Who are the Cuban Five?
The Cuban Five are five Cuban men who are in U.S. prison, serving four life sentences and 75 years collectively, after being wrongly convicted in U.S. federal court in Miami, on June 8, 2001. They are Gerardo Hernández, Ramón Labañino, Antonio Guerrero, Fernando González and René González. The Five were falsely accused by the U.S. government of committing espionage conspiracy against the United States, and other related charges. But the Five pointed out vigorously in their defense that they were involved in monitoring the actions of Miami-based terrorist groups, in order to prevent terrorist attacks on their country of Cuba. The Five’s actions were never directed at the U.S. government. They never harmed anyone nor ever possessed nor used any weapons while in the United States.
The Cuban Five’s mission was to stop terrorism
For more than 40 years, anti-Cuba terrorist organizations based in Miami have engaged in countless terrorist activities against Cuba, and against anyone who advocates a normalization of relations between the U.S. and Cuba. More than 3,000 Cubans have died as a result of these terrorists’ attacks. Terrorist Miami groups like Comandos F4 and Brothers to the Rescue operate with complete impunity from within the United States to attack Cuba—with the knowledge and support of the FBI and CIA. Therefore, Cuba made the careful and necessary decision to send the Five Cubans to Miami to monitor the terrorists. The Cuban Five infiltrated the terrorist organizations in Miami to inform Cuba of imminent attacks. The aim of such a clandestine operation by the Cuban Five—at great personal risk—was to prevent criminal acts, and thus protect the lives of Cubans and other people. But instead of arresting the terrorists, the FBI arrested the Cuban Five ANTI-terrorists on September 12, 1998. The Five were illegally held in solidarity confinement for 17 months in Miami jail.
The trial began in November 2000. With the seven-month trial based in Miami, a virtual witchhunt atmosphere existed. Defense attorneys’ motions for a change of venue were denied five times by the judge, although it was obvious that a fair trial was impossible in that city. In a blow to justice, the Cuban Five were convicted June 8, 2001 and sentenced to four life terms and 75 years in December, 2001.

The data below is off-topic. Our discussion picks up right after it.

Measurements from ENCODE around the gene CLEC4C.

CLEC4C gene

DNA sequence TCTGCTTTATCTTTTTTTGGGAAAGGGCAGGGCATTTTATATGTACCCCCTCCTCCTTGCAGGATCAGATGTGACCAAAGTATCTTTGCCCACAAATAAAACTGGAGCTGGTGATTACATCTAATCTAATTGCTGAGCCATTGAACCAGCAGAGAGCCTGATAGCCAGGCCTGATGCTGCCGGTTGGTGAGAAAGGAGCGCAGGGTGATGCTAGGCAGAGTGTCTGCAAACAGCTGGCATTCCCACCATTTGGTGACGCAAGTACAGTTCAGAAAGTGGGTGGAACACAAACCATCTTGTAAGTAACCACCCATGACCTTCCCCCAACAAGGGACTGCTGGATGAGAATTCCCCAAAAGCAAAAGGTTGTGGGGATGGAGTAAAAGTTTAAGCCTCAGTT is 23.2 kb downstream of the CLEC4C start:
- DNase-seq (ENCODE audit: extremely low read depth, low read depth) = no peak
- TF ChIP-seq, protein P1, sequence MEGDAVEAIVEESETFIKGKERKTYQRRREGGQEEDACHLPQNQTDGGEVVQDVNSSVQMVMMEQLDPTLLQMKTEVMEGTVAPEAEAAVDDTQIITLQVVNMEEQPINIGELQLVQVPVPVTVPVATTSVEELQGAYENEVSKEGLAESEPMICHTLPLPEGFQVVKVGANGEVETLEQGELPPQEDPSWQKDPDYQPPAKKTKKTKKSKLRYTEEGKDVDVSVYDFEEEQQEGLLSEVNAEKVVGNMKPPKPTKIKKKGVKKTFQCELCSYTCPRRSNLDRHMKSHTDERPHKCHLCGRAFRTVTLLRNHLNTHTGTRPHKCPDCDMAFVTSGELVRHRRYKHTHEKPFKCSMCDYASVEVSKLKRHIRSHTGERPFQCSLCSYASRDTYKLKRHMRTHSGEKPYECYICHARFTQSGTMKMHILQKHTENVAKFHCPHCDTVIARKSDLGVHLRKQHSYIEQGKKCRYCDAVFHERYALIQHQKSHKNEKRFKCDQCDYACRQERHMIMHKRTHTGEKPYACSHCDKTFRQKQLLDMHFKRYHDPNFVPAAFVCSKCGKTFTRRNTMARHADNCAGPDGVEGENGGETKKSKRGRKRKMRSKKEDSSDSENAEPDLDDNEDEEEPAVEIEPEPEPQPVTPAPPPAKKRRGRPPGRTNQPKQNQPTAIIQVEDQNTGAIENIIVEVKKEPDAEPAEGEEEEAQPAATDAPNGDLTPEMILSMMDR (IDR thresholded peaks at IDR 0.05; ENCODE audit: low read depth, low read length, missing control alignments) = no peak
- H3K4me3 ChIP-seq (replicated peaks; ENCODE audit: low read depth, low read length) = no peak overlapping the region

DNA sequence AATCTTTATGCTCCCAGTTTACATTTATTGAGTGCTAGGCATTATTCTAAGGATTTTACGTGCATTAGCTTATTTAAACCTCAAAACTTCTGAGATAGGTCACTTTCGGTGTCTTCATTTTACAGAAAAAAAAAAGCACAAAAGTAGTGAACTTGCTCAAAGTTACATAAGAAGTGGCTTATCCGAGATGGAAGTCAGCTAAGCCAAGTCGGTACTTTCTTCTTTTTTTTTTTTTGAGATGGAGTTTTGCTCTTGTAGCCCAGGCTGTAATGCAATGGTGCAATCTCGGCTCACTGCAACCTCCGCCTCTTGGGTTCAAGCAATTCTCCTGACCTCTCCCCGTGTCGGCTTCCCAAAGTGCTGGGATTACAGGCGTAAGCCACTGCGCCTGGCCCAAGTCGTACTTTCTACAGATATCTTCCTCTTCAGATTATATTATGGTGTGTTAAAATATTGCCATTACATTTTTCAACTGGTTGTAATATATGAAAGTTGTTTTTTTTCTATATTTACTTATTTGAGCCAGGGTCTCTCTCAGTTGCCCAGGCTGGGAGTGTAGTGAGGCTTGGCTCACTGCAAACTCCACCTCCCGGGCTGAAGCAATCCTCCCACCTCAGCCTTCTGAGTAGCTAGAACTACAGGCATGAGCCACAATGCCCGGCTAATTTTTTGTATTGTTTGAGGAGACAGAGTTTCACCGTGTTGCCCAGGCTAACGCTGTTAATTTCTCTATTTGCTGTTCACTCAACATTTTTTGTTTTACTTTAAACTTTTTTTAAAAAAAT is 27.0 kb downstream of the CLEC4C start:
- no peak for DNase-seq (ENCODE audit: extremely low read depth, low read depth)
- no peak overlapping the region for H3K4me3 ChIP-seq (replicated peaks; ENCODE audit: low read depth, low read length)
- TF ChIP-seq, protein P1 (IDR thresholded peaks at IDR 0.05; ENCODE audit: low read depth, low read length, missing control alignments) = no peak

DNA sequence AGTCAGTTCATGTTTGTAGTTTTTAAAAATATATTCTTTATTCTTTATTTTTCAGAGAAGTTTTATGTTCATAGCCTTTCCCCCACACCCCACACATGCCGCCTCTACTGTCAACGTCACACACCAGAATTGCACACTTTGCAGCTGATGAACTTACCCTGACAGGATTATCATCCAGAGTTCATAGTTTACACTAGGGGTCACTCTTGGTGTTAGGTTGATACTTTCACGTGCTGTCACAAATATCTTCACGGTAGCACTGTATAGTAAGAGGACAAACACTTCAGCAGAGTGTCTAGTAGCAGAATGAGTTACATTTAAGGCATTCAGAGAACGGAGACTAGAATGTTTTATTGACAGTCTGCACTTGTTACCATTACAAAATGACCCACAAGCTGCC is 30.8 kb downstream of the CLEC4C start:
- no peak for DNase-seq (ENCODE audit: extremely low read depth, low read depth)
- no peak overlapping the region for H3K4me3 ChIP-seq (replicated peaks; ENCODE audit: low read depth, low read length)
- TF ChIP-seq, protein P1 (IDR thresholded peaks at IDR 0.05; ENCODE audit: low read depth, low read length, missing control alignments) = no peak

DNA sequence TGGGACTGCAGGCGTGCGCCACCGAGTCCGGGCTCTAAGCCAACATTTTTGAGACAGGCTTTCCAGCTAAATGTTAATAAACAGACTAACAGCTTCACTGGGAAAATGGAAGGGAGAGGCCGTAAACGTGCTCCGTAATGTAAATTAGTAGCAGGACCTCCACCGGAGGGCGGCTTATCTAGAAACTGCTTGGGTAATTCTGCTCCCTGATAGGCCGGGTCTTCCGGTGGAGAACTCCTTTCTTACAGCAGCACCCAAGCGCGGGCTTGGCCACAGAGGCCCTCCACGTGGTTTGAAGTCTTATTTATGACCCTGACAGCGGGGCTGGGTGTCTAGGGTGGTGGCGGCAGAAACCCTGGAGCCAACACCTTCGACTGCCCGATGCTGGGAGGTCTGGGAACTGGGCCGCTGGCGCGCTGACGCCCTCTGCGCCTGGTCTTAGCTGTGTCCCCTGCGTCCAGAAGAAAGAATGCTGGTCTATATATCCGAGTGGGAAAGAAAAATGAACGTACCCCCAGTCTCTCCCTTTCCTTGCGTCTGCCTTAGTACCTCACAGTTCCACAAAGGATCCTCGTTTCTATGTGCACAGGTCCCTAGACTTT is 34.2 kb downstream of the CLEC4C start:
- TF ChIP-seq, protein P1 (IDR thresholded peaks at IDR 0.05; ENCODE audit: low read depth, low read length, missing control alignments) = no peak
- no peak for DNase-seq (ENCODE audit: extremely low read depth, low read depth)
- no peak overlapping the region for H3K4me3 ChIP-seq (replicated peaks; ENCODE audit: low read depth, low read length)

A victory in appeals, then a surprise reversal
On August 9, 2005, after seven years of unjust imprisonment, the Cuban Five won an unprecedented victory on appeal. A three-judge panel of the 11th Circuit Court of Appeals overturned the convictions of the Cuban Five and ordered a new trial outside of Miami. (The Aug. 9 court decision can be read here (PDF file) However, in an unexpected reversal on Oct. 31, the 11th Circuit Court vacated the three-judge panel’s ruling and granted an “en banc” hearing before the full panel of 12 judges. Exactly one year after the victory that granted the Five a new trial, the panel voted 10 to 2 to deny the Five heroes a new trial, and instead affirmed the trial court. Nine remaining issues of appeal are before the three-judge panel (it is actually two judges now, one has retired), and as of December 2006, final supplemental documents were submitted by defense and prosecution. For an explanation of the legal issues, read the Nov. 21 interview with Leonard Weinglass here.
Your support is more important than ever
This case is a political case and the Cuban Five are political prisoners.
Their freedom will depend not only on the arduous work of the defense team but just as importantly on the public support that can be organized. Over 250 committees have been established in the United States and around the world, demanding immediate freedom for Gerardo, Ramón, Antonio, Fernando and René.
Important declarations have been made by hundreds of parliamentarians in Britain, Italy, and the European and Latin American Parliaments. The UN Working Group on Arbitrary Detentions, with five judges, ruled that there were irregularities in the Five’s trial and arrest, effectively denying them a fair trial and calls on the U.S. government to remedy this injustice.
In the United States, the National Committee to Free the Cuban Five is working very hard to build broad support for these anti-terrorist heroes, with forums and video showings, media and publicity work, and a march that was held on Sept. 23, 2006 in front of the White House.
The year 2012 will be critical for the struggle to win freedom for the Cuban Five. Call or write us! Find out how you can do your part to win justice for five men who dedicated their lives to save others.
To read short biographies of the Five and see their addresses so you can write to them, click here.